Figure 4 summarizes exemplary results of an in situ compression test, here for L = 40 nm and in 0.5 M H2SO4. The potential (blue line in Fig. 4a) was kept at 1.0 V up to 20% engineering strain, establishing a reference for deformation at constant potential. E was then stepped to its most negative value, 0 V, and a series of potential holds, separated by 100 mV, followed. The step sequence was inverted when E reached 1.5 V. The stress–strain graph in Fig. 4a illustrates how the experimental (flow-) stress, σ, reacts to the variation of E. The large deformability and pronounced strain hardening agrees with findings for compression of NPG in air22. The most obvious consequence of the potential variation is the strong change in σ during oxygen electrosorption (shaded regions in Fig. 4), well compatible with the observations in ref. 27 Yet, the focus of the present study is on the capacitive processes. The jumps in stress are here smaller, but the enlarged graphs of Fig. 4b and c shows that they are well detectable.

Fig. 4
figure 4

Results of an in situ compression test. a Red, stress σ vs. strain ε at constant engineering strain rate 10−5 s−1. Potential, E, vs. SHE (blue) is superimposed. b, c Details from a, showing increase or decrease of σ in response to potential steps during capacitive charging. d Response, parameterized as δσE, of experimental flow stress to jumps in E. Note axis break and different scales for the capacitive-regions and OH-regions. Blue solid line: predicted response, Eq. (12); note excellent agreement near potential of zero charge, E zc. Hatched: experimental range of E zc. Red shaded regions in a, d denote regimes of OH-adsorption/desorption. Test in 0.5 M H2SO4, mean ligament diameter 40 nm

Remarkably, the flow stress magnitude is diminished during the jumps at low potential (Fig. 4b) but it is enhanced at higher potential (Fig. 4c). This behavior is more obvious when inspecting the flow-stress potential response parameter, δσE, in Fig. 4d. In the capacitive regime δσE starts out positive-valued at negative E. Increasing E lets the response approach zero and then change sign at around 0.7 V.

The sign change of δσE is remarkable in view of the inversion of the potential-response of the surface tension at the potential of zero charge, E zc, see Eq. (10). The value of E zc is characteristic of the combination of electrolyte and of the electrode surface’s crystallography and defect structure. Using two independent variants of the immersion technique (see “Methods”), E zc of NPG in 0.5 M H2SO4 was determined as 0.70 ± 0.14 V. This value indeed coincides with the potential where δσE inverts its sign, see Fig. 4d.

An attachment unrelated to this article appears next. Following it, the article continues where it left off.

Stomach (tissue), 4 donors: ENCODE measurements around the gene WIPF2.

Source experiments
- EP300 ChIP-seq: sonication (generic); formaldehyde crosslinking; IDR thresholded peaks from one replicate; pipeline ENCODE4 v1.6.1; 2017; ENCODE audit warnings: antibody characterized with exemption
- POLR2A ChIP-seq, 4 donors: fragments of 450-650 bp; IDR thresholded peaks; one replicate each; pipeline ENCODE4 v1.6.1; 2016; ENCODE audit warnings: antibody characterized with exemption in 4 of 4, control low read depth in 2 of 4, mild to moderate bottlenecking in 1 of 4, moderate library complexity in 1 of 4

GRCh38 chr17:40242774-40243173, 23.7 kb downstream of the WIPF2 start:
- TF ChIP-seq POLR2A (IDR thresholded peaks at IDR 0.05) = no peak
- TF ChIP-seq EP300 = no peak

The bold solid line in Fig. 4d represents the prediction of Eq. (12) for δσ flowE of gold nanowires with L = 40 nm, accepting γ and not f as the governing capillary parameter and using c = 40 μF cm−2 (ref. 40). It is striking that, around E zc, the slope of the experimental graph is in excellent agreement with the prediction.

Varying the ligament size

Figure 5 summarizes the results of in situ compression tests with different L. Strength and flow stress increase with decreasing L, in agreement with previous reports22,24,25,26. We again focus on δσE during capacitive charging, see Fig. 5b. The general trends agree well for all L, yet the response is stronger for smaller L. The size-dependence is anticipated by Eq. (12), and indeed the solid lines - which represent that equation in Fig. 5b (no free parameters) - agree quantitatively with the experiment.

Fig. 5
figure 5

Experiments with different ligament size. a Flow stress σ vs. strain ε during deformation with strain rate 10−5 s−1 in compression. b Effective response of σ to jumps in the electrode potential, E, determined as δσE. Straight lines: prediction by Eq. (12). c The parameter δσE is normalized to the actual value of flow stress, σ 0. Note no size-dependent behavior in this case. Shaded: range of potential of zero charge, E zc. Test in 0.5 M H2SO4; ligament sizes are indicated by labels